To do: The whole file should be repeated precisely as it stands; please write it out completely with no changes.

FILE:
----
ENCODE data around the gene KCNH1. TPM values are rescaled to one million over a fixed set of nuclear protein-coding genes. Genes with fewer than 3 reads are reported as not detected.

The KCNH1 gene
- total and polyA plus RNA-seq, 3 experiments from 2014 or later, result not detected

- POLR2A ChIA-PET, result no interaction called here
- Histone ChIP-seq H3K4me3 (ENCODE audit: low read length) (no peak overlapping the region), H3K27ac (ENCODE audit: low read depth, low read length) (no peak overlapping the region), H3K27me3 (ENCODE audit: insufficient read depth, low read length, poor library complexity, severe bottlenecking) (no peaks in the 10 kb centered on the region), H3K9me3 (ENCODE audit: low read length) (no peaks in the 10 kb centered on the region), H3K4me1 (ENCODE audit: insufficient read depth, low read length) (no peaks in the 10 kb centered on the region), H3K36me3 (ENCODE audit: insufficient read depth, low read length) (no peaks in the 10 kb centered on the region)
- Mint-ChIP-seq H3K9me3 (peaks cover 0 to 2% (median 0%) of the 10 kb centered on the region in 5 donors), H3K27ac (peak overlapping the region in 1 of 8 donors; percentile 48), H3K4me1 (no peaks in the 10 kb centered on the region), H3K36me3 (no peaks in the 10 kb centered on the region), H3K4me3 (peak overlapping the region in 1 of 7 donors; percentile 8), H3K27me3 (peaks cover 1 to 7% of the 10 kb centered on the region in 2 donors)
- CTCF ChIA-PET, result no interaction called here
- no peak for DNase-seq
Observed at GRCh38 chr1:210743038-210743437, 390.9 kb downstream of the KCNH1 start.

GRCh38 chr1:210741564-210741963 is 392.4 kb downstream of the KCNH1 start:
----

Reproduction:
ENCODE data around the gene KCNH1. TPM values are rescaled to one million over a fixed set of nuclear protein-coding genes. Genes with fewer than 3 reads are reported as not detected.

The KCNH1 gene
- total and polyA plus RNA-seq, 3 experiments from 2014 or later, result not detected

- POLR2A ChIA-PET, result no interaction called here
- Histone ChIP-seq H3K4me3 (ENCODE audit: low read length) (no peak overlapping the region), H3K27ac (ENCODE audit: low read depth, low read length) (no peak overlapping the region), H3K27me3 (ENCODE audit: insufficient read depth, low read length, poor library complexity, severe bottlenecking) (no peaks in the 10 kb centered on the region), H3K9me3 (ENCODE audit: low read length) (no peaks in the 10 kb centered on the region), H3K4me1 (ENCODE audit: insufficient read depth, low read length) (no peaks in the 10 kb centered on the region), H3K36me3 (ENCODE audit: insufficient read depth, low read length) (no peaks in the 10 kb centered on the region)
- Mint-ChIP-seq H3K9me3 (peaks cover 0 to 2% (median 0%) of the 10 kb centered on the region in 5 donors), H3K27ac (peak overlapping the region in 1 of 8 donors; percentile 48), H3K4me1 (no peaks in the 10 kb centered on the region), H3K36me3 (no peaks in the 10 kb centered on the region), H3K4me3 (peak overlapping the region in 1 of 7 donors; percentile 8), H3K27me3 (peaks cover 1 to 7% of the 10 kb centered on the region in 2 donors)
- CTCF ChIA-PET, result no interaction called here
- no peak for DNase-seq
Observed at GRCh38 chr1:210743038-210743437, 390.9 kb downstream of the KCNH1 start.

GRCh38 chr1:210741564-210741963 is 392.4 kb downstream of the KCNH1 start: